The point of all this is, wrapping your hands is absolutely necessary; it increases your punching power, prevents you from twisting/spraining your wrist, protects your knuckles. It also feels good to have your hands wrapped. I, personally, like both traditional and mexican wraps. The traditional wraps are much heavier material, therefore shorter. You have to be efficient in wrapping them, it takes practice to get it down. Mexican wraps are stretchy, easier for beginners to get the hang of and provide good wrist stability. My only complaint is that because they are made of lighter material they tend to wear out faster, and sometimes they are cheaply sewn. Hitting the bag is the best cardio, use it as cardio and don't start beating on it right away. Go for rounds, put a song on and throw combos for three five minute rounds. Don't go all out right away, play with the bag, put together your footwork a little bit and have fun with it. Hitting it as hard as you can is fun, but your tendons and joints from your wrists all the way up into your neck need time to adjust. Good luck.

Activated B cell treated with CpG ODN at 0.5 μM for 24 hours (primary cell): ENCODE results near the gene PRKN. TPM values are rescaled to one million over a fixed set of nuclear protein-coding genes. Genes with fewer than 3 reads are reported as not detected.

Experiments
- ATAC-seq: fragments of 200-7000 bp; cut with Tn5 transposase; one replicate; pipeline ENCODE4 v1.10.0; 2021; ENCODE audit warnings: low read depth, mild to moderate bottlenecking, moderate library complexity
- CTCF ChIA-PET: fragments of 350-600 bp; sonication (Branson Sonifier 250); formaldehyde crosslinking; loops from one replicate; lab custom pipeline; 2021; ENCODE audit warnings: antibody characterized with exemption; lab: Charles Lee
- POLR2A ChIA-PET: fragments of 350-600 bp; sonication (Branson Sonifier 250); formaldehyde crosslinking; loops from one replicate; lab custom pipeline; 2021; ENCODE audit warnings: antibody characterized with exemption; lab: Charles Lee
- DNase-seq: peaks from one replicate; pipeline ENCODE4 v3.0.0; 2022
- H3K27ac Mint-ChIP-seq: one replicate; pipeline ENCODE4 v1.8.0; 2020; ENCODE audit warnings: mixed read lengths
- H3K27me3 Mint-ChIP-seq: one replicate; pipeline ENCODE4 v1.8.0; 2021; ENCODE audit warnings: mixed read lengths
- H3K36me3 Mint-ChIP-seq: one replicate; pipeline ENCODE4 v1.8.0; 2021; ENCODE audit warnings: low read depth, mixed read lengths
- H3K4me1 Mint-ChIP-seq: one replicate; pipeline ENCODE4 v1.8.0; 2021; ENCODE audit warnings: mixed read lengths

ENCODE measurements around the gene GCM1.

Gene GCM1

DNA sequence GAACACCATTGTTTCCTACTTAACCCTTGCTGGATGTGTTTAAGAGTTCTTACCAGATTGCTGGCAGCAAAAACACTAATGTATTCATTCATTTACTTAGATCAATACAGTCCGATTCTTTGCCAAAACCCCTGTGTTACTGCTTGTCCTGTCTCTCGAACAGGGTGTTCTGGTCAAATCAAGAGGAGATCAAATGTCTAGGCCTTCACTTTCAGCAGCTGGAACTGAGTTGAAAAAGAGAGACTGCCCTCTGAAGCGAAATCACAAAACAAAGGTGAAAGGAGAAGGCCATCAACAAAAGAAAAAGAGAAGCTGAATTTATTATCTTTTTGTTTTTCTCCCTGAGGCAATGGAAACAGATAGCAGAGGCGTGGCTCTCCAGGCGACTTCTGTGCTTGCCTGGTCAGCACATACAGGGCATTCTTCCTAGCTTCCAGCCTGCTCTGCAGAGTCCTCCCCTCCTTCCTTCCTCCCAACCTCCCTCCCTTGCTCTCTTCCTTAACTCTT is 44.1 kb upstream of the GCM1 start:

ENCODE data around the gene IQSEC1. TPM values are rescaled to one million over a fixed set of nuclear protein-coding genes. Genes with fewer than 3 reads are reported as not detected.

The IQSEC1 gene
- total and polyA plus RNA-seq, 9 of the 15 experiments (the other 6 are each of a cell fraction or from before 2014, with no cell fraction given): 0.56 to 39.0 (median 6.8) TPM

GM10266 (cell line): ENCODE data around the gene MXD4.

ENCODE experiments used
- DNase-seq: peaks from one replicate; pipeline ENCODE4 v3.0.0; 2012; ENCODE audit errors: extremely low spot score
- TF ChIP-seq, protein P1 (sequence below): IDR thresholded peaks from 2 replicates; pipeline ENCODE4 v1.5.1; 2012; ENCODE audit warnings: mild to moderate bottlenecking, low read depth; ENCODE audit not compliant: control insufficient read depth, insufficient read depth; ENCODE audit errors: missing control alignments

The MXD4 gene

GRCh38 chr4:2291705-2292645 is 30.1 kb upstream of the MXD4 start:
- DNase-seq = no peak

Don't assume and don't be a smart ass.
I have trained at boxing clubs across NZ and Australia with some of our best, some wrap their wrists all the time, others do not.
I have two close friends who are pro boxers who I grew up with in NZ and they were so poor when they started they never even owned wraps.
As a boxer I lacked footwork and endurance, power was my strong point.
Anyway I wish the OP luck and was only giving my opinion.

MadChef
04-01-2010, 04:00 AM
Sorry, I guess you must just be the ultimate hardass then. When your opinion is bad advice, keep it to yourself.

john o
04-01-2010, 05:16 PM
I can't help you on Amber's. I pulld my smelly pair out of my bag. The brand is fade, but I think they are Ultimate. They are between a "mexican type" wrap and those old Ringside ones. So they have some elasticity. I should be training Thu. I'll try and remember to look in the product case for you.

Ultimate was the correct brand.

berfles
04-26-2010, 01:24 PM
I got some wraps a little while ago..

As far as when to do this, is it alright to do it consecutive nights? I was thinking Fri/Sat/Sun since I work out 5 days a week, I can't really spend much time hitting the bag during the week .

MadChef
04-30-2010, 07:40 PM
As far as when to do this, is it alright to do it consecutive nights? I was thinking Fri/Sat/Sun since I work out 5 days a week, I can't really spend much time hitting the bag during the week .